"The industry I think is tending toward niche agencies. There is no way that one photographer can have a good, what used to be called the general library, you know kids, flowers, sunsets and other stuff. Basically I provide images in one area, in depth," said Halberstadt

Halberstadt does have some trouble with pirated images. The offenders are most often t-shirt vendors, who scan an image out of a book and put it on a shirt. Other offenders have taken his images and used them on their websites or in printed materials. To combat this, he embeds all his images with a copyright statement that pops up in a separate window when the images are opened. When he finds an infringement, he first sends a polite note or phone call just to make sure it really is an infringement and not an image he doesn’t remember selling. Beware, infractions will cost offenders 10 times the normal fee.

Striking Images
When Nick Wantland’s father, William, was taking pictures 25 years ago, he wasn’t expecting what he got back. In the background of one of his pictures he had managed to capture a bolt of lightning. Thus began what started as a hobby, and eventually became a business that the entire family became involved in.

For about seven years, William Wantland chased storms and took lightning pictures as a hobby. As interest in the images grew, he decided to start a business. Nine years ago, Nick took over the business full-time with his wife, Grace. William now just helps out and gives special assistance when needed.

"My Dad accidentally captured a lightning shot - he was using a little Olympus clamshell-type camera - and literally ran a whole roll of film through it and by happenstance got one really great lightning shot. It’s still one of our best sellers actually. It was just one of those things where just absolutely by chance and by luck it all came together - it was the middle of the day, it was just an impossible shot to get and he just lucked out. It was so appealing to him he started getting into it as a hobby," explained Nick Wantland.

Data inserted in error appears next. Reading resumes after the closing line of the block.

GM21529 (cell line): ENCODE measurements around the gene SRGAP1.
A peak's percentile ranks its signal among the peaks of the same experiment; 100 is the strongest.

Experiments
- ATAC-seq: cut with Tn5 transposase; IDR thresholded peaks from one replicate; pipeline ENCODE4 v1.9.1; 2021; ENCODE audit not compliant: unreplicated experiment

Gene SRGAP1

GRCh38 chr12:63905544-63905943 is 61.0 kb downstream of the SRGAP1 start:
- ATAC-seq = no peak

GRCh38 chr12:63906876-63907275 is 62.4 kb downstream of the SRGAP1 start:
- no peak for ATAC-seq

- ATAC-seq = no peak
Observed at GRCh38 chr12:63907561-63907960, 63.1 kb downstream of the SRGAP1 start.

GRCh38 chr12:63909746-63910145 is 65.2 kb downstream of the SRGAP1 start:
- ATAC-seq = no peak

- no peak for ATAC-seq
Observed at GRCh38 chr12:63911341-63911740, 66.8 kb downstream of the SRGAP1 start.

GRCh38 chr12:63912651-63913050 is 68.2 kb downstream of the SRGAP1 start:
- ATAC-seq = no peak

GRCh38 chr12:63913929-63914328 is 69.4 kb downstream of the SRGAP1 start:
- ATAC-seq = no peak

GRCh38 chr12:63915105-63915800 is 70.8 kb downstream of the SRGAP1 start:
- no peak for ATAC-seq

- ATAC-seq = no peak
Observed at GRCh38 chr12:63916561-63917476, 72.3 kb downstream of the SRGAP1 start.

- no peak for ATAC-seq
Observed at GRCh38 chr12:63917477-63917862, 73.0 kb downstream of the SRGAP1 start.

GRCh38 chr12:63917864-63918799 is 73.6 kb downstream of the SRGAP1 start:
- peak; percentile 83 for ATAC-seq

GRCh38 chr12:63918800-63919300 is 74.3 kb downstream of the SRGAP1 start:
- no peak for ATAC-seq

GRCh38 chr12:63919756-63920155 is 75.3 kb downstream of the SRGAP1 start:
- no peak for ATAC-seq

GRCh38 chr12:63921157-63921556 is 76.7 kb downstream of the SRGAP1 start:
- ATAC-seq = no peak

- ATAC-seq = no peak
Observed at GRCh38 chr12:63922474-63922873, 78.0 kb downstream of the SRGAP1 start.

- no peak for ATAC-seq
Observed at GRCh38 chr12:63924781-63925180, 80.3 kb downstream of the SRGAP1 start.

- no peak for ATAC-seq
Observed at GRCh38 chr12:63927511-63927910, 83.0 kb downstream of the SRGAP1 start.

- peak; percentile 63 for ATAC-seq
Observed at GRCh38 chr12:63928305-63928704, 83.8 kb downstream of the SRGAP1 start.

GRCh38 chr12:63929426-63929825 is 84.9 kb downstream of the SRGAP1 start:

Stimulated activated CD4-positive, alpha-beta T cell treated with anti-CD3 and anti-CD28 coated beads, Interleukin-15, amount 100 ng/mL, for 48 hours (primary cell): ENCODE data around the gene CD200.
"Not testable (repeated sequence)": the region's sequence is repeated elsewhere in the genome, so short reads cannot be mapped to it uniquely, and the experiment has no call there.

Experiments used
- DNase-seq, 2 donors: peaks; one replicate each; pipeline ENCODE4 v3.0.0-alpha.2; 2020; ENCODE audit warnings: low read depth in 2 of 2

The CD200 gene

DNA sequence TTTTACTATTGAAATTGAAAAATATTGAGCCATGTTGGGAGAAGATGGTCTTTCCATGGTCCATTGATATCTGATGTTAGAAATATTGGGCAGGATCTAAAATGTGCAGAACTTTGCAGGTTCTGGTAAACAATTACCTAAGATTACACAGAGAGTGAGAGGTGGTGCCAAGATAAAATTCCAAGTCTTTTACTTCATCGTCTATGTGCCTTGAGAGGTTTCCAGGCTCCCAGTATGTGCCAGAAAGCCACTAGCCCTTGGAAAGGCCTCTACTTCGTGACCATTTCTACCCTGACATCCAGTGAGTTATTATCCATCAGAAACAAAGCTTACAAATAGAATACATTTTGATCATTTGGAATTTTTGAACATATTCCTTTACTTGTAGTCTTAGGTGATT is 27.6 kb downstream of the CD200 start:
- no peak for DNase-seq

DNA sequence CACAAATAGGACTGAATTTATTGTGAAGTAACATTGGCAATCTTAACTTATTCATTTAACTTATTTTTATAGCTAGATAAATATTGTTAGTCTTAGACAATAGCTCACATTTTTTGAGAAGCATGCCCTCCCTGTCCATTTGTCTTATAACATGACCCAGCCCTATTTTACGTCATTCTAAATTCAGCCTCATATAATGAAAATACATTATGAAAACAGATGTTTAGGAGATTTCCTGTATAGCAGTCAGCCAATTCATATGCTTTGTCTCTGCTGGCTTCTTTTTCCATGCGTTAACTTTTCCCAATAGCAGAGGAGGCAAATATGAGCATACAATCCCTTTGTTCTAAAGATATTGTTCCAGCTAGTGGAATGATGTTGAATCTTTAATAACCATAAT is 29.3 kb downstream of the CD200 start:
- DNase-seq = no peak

The website, www.strikingimages.com, gets hundreds of new visitors daily, most of which are weather enthusiasts or individuals looking to buy prints of the photographs. They bring in several new commercial clients per week, with prices ranging from $50 up to $2,000 depending on usage. Most images, according to Wantland, are used in print campaigns such as posters and point-of-sale pieces. There are currently between 75,000 - 80,000 photographs in the collection and more are being added constantly…especially during the storm season.

Striking Images is partially set up for e-commerce. Everything except credit card validation and passwords is automatic. If an image that a client is looking for is not online, or if they have done contract work, the Wantlands prefer to throw the images up on to a private page on the site and direct the clients there rather than send transparencies.